Primal Starter: Daylight Savings Transition

Inline_Live-Awesome-645x445-04I imagine there are a few souls dragging out there today. For some people, sleep is already the hardest area to change because of shift work, young children, etc. Add to this scenario the lost hour that disappears into the ether every March, and the effects can be miserable. Even for the “best” situations, switching the clock (in either direction) leaves a person feeling oddly displaced, like you’re never where you’re supposed to be at any given time. The world is going about its business in the usual routine, but something feels off—and it takes at least a few days to finally settle back into a circadian congruence.

Switching the clocks is just one of those things that underscore how our modern life inevitably strays from natural rhythms. For all but a small fraction of our evolutionary history, humans have equated natural light with awake and dark with sleep. We are still products of that environment, no matter how many bulbs are burning in our houses at 11:00 at night.

In terms of physiology, there’s a legitimate toll to the whole time change project. The circadian rhythm is a powerful physical phenomenon – right down to the molecular level. Hormonal levels, blood pressure, body temperature, even gene activity are directed by it. Although circadian rhythm is ordered and maintained internally, it’s obviously influenced by the external, namely light and dark cycles.

Particularly with the “spring ahead,” more of us find ourselves genuinely struggling. Companies see a rise in workplace injuries because people are tired. For their part, researchers who have analyzed large surveys have even found evidence that suggests we’re wired to stay on standard time. During non-working days, scientists found, “the timing of sleep…follows the seasonal progression of dawn under standard time, but not under DST.” In fact, their study (which also included observation of 50 individuals) concluded that, overall, humans’ circadian rhythm doesn’t truly adjust to daylight savings time period. (The people most negatively impacted, not surprisingly, were the night owls among the group.)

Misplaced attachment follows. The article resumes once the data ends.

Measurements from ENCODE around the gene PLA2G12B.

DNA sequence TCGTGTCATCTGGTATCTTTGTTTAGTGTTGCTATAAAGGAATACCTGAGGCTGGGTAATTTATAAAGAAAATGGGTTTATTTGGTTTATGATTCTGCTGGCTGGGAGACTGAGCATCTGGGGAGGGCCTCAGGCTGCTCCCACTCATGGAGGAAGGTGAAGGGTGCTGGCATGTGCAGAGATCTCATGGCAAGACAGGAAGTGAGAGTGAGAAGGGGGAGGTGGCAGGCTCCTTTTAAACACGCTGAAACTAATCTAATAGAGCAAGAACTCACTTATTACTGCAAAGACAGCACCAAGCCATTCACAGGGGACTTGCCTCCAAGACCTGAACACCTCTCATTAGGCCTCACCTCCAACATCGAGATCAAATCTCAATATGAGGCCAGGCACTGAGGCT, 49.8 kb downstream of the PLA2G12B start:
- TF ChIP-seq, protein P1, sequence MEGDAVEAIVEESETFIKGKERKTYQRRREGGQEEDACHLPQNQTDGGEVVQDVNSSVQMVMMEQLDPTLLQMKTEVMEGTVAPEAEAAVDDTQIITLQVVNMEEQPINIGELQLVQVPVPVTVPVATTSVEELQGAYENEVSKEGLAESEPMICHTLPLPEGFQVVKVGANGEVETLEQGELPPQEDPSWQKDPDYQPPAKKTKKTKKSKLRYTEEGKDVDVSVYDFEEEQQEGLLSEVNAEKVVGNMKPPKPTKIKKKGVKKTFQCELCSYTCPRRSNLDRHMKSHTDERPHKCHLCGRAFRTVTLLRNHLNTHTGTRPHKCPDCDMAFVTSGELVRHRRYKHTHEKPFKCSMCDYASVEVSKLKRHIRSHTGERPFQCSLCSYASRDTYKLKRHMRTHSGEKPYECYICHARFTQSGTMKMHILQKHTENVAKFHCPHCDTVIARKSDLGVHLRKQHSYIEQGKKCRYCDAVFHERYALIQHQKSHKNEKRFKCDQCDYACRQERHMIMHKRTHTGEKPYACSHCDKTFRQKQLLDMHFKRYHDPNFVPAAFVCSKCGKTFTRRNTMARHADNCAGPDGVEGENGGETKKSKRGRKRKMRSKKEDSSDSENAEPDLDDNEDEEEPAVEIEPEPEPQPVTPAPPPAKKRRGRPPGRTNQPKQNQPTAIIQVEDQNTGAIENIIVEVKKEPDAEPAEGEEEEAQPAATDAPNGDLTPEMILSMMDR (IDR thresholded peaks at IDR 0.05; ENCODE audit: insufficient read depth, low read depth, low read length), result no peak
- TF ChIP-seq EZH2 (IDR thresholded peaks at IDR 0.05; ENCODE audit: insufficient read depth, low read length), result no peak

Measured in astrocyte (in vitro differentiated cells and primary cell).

Messing with our bodies’ natural physiological patterns has, as you might expect, real consequences. A study presented to the Society for Neuroscience showed that mice whose day/night cycles were thrown off exhibited “weight gain, impulsivity, slower thinking, and other physiological and behavioral changes.” (Those of us who have ever been sleep deprived can probably identify with these creatures.) Incidentally, metabolic hormones— including insulin—were affected by the day/night cycle changes.

More than ever this week, work with your entrainment options. Get some early sun, and exercise earlier. Dim lights and forgo electronics three hours before bed or even sooner if you can. Shift your meal schedule or consider fasting, a little recognized tool for jet lag, which is essentially what we’re all dealing with today. And good luck dealing with the kids….

About the Author

Mark Sisson is the founder of Mark’s Daily Apple, godfather to the Primal food and lifestyle movement, and the New York Times bestselling author of The Keto Reset Diet. His latest book is Keto for Life, where he discusses how he combines the keto diet with a Primal lifestyle for optimal health and longevity. Mark is the author of numerous other books as well, including The Primal Blueprint, which was credited with turbocharging the growth of the primal/paleo movement back in 2009. After spending three decades researching and educating folks on why food is the key component to achieving and maintaining optimal wellness, Mark launched Primal Kitchen, a real-food company that creates Primal/paleo, keto, and Whole30-friendly kitchen staples.

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13 thoughts on “Primal Starter: Daylight Savings Transition”